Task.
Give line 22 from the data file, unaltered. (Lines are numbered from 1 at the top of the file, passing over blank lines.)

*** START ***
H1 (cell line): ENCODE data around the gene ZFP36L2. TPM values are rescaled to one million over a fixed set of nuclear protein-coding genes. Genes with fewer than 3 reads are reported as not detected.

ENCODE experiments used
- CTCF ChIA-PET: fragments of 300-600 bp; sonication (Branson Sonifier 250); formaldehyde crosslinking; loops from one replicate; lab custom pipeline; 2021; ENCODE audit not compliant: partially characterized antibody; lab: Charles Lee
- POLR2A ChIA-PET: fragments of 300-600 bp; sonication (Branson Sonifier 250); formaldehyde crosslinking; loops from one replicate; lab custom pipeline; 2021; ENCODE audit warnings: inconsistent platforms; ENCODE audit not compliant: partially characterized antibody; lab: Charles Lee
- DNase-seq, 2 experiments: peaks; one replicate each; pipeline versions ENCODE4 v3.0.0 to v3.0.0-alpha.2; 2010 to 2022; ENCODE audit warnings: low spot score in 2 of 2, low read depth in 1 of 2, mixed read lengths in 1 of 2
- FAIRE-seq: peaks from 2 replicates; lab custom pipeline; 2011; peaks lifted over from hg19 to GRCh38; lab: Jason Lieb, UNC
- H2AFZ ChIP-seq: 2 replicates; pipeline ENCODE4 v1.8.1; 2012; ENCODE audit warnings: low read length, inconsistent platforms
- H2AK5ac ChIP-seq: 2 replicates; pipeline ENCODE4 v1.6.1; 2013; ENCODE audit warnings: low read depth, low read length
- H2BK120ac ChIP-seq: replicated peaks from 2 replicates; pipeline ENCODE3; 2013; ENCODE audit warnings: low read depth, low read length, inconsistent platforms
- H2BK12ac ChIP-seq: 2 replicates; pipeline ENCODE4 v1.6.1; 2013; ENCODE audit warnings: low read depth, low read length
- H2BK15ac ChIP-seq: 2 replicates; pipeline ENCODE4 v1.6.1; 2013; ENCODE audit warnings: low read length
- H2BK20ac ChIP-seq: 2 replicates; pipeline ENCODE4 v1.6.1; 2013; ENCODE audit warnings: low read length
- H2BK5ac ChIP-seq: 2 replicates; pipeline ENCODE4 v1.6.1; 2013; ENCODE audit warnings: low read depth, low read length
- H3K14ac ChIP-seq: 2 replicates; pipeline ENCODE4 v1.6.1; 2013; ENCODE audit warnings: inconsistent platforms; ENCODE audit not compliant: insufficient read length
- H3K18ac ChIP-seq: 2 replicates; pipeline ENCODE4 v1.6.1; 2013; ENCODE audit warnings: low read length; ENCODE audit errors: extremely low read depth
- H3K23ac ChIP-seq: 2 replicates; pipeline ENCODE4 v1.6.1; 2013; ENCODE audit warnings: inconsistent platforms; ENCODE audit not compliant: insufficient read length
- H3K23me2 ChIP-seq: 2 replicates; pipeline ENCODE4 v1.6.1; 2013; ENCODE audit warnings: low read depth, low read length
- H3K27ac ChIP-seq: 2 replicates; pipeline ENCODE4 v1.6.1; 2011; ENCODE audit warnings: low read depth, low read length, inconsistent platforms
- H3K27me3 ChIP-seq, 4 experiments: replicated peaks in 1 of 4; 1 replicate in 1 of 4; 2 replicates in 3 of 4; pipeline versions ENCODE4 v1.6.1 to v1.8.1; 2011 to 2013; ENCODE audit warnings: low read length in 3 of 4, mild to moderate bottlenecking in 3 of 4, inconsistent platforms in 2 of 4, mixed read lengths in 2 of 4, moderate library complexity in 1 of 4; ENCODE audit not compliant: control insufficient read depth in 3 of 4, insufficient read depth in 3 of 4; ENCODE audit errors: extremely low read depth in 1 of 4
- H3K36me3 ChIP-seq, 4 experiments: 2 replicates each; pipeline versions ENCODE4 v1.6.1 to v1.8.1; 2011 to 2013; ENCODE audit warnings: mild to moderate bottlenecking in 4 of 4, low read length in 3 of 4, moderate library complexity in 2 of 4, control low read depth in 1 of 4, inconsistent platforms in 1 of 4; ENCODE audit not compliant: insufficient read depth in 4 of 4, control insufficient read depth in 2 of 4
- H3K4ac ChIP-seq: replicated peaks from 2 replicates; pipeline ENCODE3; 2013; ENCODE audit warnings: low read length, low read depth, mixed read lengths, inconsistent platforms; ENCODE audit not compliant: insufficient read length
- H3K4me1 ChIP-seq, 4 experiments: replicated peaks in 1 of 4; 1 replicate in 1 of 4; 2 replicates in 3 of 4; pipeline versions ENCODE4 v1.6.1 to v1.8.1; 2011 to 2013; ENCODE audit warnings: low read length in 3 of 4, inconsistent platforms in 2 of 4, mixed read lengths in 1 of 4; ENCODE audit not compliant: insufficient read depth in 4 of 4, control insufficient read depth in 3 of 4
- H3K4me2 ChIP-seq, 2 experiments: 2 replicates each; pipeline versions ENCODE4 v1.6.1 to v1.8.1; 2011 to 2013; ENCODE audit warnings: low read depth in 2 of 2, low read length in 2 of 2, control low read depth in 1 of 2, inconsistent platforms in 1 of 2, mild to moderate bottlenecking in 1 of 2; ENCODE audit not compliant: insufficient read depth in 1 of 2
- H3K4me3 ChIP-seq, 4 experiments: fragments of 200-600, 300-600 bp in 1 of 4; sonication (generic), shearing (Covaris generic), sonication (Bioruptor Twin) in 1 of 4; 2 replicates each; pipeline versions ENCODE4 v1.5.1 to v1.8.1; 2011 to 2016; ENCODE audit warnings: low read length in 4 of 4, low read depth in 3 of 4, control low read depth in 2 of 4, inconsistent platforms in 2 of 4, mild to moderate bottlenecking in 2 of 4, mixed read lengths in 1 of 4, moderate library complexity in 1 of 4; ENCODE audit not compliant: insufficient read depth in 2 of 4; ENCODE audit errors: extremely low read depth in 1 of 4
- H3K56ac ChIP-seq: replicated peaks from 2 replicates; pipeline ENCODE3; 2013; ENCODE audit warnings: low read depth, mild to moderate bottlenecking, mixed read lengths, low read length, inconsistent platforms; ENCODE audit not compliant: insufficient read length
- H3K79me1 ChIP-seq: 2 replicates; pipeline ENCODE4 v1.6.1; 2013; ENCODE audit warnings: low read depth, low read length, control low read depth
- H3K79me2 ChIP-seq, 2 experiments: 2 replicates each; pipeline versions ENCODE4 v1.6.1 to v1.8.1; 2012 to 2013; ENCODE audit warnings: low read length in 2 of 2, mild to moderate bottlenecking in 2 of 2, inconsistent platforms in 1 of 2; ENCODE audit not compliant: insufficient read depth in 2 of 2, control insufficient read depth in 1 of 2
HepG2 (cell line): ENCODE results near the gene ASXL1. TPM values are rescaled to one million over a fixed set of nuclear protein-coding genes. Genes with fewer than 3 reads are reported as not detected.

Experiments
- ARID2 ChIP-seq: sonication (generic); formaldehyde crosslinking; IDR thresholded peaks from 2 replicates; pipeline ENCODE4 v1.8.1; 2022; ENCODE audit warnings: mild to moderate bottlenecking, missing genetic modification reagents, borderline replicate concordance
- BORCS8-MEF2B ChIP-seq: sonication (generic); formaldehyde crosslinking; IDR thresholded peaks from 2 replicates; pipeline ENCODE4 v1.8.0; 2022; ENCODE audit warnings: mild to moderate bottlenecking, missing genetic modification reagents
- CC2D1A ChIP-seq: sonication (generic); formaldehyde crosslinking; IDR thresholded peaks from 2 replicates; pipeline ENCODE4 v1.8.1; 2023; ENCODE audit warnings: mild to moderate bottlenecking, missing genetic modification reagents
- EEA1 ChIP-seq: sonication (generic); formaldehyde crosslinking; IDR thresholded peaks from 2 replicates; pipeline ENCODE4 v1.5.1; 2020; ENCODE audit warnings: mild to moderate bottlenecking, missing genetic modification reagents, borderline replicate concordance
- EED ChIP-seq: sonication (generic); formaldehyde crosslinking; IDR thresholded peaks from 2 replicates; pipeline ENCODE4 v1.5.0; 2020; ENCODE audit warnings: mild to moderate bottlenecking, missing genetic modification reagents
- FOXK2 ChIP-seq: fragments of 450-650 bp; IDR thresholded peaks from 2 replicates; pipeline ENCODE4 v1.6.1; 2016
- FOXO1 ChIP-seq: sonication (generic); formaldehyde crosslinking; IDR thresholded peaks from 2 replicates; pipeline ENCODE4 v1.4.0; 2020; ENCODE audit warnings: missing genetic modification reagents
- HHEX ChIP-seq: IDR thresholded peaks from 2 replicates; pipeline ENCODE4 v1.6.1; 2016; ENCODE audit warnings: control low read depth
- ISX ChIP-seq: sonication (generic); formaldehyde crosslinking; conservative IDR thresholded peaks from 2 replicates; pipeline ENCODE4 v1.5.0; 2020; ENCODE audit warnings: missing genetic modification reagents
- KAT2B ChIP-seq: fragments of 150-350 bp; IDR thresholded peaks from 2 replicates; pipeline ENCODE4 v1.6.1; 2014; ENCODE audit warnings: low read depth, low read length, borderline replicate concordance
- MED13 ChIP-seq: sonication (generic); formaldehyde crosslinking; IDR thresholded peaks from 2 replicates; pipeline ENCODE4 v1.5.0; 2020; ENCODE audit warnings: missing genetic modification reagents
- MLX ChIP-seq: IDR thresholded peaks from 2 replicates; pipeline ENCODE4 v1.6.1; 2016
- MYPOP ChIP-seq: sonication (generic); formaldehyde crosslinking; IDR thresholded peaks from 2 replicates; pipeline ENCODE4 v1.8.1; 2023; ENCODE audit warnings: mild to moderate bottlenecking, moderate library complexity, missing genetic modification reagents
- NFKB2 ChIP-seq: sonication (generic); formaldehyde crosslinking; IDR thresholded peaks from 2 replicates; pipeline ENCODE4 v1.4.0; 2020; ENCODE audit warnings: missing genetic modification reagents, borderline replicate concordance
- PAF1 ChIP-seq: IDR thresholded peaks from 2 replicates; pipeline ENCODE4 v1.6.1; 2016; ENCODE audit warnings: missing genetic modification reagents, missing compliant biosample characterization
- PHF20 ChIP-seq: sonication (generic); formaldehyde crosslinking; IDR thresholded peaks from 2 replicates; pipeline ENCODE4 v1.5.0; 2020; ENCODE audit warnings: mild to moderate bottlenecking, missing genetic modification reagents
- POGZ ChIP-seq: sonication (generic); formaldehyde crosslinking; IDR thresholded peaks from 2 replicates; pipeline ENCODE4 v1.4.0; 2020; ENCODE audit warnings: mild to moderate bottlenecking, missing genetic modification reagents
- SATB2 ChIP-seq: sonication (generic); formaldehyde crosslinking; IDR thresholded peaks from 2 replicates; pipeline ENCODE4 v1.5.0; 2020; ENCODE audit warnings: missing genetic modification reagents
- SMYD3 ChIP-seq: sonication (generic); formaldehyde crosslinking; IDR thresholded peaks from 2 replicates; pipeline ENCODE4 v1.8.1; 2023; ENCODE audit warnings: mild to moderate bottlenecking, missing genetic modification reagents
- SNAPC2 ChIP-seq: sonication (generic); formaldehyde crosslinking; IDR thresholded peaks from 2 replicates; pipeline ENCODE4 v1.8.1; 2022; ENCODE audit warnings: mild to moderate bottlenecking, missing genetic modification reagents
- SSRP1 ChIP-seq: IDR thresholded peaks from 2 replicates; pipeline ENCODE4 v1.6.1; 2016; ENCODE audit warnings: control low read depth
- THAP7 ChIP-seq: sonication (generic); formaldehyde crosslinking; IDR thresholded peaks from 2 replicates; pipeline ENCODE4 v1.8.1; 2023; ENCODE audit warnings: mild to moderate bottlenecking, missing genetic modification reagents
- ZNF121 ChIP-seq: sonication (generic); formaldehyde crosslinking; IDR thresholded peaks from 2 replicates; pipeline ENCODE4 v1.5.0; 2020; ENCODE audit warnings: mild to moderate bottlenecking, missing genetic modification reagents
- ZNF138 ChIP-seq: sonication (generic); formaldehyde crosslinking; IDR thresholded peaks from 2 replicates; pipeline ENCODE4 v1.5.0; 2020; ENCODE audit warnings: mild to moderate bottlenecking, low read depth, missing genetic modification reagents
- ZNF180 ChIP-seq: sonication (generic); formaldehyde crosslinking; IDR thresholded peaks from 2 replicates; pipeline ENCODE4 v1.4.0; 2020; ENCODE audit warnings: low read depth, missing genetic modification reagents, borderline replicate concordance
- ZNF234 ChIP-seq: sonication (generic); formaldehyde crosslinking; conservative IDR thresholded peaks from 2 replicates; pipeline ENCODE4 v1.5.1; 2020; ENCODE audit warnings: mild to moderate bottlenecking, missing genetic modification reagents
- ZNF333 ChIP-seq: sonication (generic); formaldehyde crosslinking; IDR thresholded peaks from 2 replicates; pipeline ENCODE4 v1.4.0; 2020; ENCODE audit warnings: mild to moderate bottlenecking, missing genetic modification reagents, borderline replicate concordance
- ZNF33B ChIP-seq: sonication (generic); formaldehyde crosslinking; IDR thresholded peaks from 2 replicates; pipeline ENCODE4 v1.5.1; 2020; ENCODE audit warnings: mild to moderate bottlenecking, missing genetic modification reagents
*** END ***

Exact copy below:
- H3K4me1 ChIP-seq, 4 experiments: replicated peaks in 1 of 4; 1 replicate in 1 of 4; 2 replicates in 3 of 4; pipeline versions ENCODE4 v1.6.1 to v1.8.1; 2011 to 2013; ENCODE audit warnings: low read length in 3 of 4, inconsistent platforms in 2 of 4, mixed read lengths in 1 of 4; ENCODE audit not compliant: insufficient read depth in 4 of 4, control insufficient read depth in 3 of 4